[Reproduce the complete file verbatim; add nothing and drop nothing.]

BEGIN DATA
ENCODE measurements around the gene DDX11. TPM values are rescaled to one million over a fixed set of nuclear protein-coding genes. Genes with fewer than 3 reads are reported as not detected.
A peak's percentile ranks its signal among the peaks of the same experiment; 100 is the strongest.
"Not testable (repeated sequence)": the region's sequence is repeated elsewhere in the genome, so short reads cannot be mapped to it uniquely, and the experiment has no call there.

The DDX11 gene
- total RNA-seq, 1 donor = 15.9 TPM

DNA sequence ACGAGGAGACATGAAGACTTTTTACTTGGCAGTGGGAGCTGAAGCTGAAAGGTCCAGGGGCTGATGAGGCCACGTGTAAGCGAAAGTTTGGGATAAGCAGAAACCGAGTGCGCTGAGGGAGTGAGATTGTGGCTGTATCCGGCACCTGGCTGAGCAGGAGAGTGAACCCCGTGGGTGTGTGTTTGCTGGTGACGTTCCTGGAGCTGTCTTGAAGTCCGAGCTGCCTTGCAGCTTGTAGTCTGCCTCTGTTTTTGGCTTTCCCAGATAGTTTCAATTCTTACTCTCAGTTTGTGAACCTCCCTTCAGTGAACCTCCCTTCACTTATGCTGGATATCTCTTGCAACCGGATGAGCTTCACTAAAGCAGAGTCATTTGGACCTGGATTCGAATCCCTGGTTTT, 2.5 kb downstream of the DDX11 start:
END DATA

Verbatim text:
ENCODE measurements around the gene DDX11. TPM values are rescaled to one million over a fixed set of nuclear protein-coding genes. Genes with fewer than 3 reads are reported as not detected.
A peak's percentile ranks its signal among the peaks of the same experiment; 100 is the strongest.
"Not testable (repeated sequence)": the region's sequence is repeated elsewhere in the genome, so short reads cannot be mapped to it uniquely, and the experiment has no call there.

The DDX11 gene
- total RNA-seq, 1 donor = 15.9 TPM

DNA sequence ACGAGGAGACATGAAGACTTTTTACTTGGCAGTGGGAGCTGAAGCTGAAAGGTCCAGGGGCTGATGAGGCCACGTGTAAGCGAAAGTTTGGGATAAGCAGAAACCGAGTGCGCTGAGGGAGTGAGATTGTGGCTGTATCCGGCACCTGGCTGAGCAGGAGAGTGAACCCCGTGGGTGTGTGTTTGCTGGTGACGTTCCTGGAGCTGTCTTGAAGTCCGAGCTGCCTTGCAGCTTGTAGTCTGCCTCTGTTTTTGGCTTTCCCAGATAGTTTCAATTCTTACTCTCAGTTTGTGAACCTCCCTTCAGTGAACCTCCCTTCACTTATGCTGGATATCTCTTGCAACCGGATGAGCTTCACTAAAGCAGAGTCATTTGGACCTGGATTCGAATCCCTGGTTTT, 2.5 kb downstream of the DDX11 start: